May 8, 2013
Democrat Senator Joe Manchin is trying to get another background check bill through the Senate following last month’s defeat of a bill he introduced with Republican Senator Patrick Toomey.
“I truly believe the background check bill is possible to get passed,” Manchin told CBS News on Tuesday.
He also tried to sell the idea that laws restricting and regulating the Second Amendment actually expand it. Manchin said it is the job of Democrats in Congress to educate Americans who exercise the right to own firearms about this new interpretation of the Second Amendment.
“We are going to have to make some adjustments to it and find out where the comfort zone is, but what we need to do really is educate the law-abiding gun owners like myself, people that might belong to the NRA or other gun organizations that don’t believe this is a threat to their Second Amendment. This bill, not only protects your Second Amendment, it expands your Second Amendment,” Manchin told CBS This Morning.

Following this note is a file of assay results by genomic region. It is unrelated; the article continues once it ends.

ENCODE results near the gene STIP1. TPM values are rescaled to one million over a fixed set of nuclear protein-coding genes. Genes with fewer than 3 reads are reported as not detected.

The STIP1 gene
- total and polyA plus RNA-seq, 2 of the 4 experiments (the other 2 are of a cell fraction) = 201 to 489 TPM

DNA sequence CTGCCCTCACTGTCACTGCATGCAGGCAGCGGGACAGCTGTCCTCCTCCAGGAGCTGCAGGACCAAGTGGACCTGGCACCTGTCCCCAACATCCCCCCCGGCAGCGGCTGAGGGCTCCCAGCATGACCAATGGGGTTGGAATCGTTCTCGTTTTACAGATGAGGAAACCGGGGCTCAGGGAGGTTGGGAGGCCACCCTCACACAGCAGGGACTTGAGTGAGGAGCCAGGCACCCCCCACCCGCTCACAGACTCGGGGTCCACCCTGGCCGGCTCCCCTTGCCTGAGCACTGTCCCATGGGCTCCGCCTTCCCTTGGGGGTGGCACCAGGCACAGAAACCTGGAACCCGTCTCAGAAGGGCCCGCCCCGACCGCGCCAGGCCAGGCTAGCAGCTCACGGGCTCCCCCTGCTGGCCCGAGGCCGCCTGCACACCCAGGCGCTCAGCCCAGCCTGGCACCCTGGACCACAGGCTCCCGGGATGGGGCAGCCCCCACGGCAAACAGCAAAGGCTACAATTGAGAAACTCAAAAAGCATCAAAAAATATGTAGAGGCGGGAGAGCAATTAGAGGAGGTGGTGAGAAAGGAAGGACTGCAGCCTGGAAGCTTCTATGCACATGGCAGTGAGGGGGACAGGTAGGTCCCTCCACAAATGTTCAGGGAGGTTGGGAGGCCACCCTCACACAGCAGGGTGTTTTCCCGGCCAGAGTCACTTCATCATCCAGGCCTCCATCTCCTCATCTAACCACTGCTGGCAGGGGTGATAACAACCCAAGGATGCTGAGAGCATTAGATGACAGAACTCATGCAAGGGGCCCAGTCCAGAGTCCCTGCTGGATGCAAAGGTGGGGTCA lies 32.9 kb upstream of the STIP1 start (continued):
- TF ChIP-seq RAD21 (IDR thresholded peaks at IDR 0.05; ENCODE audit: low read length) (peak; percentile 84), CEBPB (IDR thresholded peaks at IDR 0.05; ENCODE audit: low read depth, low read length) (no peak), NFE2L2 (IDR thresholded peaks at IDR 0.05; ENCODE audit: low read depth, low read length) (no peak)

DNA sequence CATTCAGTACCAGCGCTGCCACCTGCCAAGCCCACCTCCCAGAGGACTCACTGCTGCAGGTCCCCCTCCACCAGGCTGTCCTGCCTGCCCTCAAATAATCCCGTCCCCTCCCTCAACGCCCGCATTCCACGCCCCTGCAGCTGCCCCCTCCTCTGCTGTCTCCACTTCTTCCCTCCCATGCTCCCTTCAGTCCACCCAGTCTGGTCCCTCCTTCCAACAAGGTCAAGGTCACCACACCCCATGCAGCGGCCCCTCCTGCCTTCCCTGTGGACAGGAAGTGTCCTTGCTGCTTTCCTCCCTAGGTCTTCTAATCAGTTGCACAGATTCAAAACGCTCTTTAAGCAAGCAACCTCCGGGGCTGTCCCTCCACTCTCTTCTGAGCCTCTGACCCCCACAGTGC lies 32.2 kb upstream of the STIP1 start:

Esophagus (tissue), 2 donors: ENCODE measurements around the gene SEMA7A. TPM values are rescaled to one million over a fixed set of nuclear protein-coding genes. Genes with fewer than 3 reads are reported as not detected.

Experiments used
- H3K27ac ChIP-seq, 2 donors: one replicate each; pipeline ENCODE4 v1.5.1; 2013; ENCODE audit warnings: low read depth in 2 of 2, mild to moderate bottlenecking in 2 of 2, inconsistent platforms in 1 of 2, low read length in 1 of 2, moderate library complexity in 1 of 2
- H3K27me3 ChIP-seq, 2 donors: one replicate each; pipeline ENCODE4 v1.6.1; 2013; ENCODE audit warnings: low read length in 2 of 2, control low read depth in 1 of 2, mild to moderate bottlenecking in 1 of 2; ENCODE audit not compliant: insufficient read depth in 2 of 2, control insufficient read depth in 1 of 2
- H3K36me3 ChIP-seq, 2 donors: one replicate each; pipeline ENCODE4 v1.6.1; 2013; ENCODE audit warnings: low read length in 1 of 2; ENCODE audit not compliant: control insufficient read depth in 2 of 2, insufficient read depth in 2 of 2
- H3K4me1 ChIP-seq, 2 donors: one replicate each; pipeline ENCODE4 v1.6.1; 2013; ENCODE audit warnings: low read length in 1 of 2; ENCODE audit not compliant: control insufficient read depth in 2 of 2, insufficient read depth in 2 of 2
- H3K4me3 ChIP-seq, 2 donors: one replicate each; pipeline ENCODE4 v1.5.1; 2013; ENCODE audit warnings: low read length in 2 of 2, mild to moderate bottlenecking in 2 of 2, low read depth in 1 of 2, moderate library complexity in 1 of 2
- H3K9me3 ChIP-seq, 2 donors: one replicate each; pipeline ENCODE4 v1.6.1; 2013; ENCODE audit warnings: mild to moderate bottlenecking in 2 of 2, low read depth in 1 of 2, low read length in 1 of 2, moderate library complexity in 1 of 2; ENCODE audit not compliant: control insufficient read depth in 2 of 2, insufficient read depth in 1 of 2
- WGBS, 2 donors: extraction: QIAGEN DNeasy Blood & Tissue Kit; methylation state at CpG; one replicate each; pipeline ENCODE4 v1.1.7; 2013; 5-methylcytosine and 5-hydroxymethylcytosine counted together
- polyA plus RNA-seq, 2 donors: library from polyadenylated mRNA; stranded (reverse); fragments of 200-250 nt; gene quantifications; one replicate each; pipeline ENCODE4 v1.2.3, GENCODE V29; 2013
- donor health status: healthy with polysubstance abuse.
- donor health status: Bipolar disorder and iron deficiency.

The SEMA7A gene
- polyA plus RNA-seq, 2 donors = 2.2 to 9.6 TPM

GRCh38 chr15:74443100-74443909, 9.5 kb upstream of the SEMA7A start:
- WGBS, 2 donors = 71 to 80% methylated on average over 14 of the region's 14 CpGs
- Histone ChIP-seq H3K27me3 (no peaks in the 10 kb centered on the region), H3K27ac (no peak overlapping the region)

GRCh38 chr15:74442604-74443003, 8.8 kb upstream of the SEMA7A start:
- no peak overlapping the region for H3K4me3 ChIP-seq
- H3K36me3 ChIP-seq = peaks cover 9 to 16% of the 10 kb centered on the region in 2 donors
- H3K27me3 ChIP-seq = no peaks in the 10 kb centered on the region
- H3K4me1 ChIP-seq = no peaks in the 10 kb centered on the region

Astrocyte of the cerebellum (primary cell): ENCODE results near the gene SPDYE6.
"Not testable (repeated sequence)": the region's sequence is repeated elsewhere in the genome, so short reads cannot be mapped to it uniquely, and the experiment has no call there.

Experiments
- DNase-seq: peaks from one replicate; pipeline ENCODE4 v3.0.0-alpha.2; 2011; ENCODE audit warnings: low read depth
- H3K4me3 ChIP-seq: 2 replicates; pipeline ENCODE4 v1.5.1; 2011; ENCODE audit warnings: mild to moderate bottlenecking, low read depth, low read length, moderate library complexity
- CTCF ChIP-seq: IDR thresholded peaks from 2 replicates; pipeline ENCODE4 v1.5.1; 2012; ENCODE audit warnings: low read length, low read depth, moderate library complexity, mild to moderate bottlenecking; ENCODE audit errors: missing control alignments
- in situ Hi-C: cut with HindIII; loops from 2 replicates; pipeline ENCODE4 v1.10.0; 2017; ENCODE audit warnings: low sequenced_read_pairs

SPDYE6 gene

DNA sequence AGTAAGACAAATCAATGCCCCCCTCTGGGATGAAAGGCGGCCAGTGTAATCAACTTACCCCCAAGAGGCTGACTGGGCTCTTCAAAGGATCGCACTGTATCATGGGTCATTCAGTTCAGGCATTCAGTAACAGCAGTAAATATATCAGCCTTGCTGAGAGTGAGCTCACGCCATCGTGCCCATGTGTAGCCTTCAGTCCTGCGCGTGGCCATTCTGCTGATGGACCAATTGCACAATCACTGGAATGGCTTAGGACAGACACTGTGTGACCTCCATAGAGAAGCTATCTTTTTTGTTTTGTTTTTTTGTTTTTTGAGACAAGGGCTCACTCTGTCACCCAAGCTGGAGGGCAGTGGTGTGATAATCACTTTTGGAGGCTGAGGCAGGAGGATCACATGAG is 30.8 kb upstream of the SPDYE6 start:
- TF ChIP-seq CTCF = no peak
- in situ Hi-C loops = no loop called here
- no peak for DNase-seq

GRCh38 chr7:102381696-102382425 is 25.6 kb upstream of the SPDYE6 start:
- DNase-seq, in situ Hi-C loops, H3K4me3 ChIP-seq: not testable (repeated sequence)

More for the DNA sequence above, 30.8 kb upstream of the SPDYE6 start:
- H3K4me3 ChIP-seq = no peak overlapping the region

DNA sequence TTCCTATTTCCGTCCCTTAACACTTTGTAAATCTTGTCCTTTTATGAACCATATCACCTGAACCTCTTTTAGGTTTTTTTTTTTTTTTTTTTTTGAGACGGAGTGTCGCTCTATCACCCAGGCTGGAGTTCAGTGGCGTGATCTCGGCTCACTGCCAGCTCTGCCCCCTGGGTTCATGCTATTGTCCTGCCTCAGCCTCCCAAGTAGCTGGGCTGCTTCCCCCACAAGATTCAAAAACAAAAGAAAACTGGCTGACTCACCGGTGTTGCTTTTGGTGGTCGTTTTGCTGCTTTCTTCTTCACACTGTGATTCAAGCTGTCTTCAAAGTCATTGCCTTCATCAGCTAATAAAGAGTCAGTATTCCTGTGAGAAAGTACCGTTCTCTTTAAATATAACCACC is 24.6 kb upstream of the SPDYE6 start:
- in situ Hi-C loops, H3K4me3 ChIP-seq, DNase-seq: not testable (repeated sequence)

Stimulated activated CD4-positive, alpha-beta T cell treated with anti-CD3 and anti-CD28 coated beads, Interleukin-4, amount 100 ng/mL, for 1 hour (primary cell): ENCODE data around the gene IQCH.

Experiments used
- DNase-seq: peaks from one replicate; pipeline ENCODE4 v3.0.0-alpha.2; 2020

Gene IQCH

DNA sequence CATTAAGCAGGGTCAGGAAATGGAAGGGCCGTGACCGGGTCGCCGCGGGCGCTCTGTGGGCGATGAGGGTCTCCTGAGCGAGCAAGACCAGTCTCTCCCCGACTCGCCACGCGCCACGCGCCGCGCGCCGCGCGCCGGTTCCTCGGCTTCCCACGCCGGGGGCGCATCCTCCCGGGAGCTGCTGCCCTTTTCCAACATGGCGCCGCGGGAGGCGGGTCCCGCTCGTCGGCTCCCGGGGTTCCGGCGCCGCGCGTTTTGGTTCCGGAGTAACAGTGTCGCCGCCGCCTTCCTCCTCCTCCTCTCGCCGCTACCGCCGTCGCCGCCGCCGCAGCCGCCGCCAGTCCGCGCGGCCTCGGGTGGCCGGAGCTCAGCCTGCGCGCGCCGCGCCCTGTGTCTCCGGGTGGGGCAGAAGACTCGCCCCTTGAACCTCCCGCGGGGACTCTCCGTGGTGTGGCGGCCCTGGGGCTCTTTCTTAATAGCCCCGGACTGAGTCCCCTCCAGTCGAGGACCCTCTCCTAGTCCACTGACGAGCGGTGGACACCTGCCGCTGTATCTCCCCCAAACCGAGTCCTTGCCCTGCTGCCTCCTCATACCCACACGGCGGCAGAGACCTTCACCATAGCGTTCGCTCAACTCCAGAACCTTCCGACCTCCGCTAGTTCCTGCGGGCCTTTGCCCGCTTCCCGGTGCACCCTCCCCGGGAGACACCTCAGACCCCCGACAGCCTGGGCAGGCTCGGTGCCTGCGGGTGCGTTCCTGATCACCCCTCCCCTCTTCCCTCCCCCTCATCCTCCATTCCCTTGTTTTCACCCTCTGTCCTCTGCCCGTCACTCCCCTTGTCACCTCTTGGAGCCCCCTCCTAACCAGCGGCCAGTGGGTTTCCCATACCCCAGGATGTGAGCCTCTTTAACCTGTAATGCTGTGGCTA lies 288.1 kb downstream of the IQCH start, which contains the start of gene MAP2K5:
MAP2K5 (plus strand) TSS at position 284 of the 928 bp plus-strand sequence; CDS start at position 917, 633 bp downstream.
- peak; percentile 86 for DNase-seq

“We had some people who were concerned that it would infringe on inter-family transfers, but it doesn’t at all,” he said. “We are going to clarify that language and anytime that you transfer to family — whether it is directly or online –it will be basically not subjected to the background check because that is a person transaction with a family member.”
Manchin’s government-run universal background system is designed to shut down gun shows and restrict commercial sales of firearms. It has little to do with Uncle Harry selling a shotgun to his nephew. It is about the government knowing how many firearms you own and where they are so they can be confiscated.
“Some of the proposals, like for example – universal background checks – would allow the federal government to surveil law-abiding citizens who exercise their Constitutional rights,” Senator Mike Lee, a Republican from Utah, said from the Senate floor last month. “One of the provisions we expect to see in the bill based on what we saw in the Judiciary Committee – on which I sit – would allow the Attorney General of the United States (Eric Holder) to promulgate regulations that could lead to a national registry system for guns.”
This article was posted: Wednesday, May 8, 2013 at 9:31 am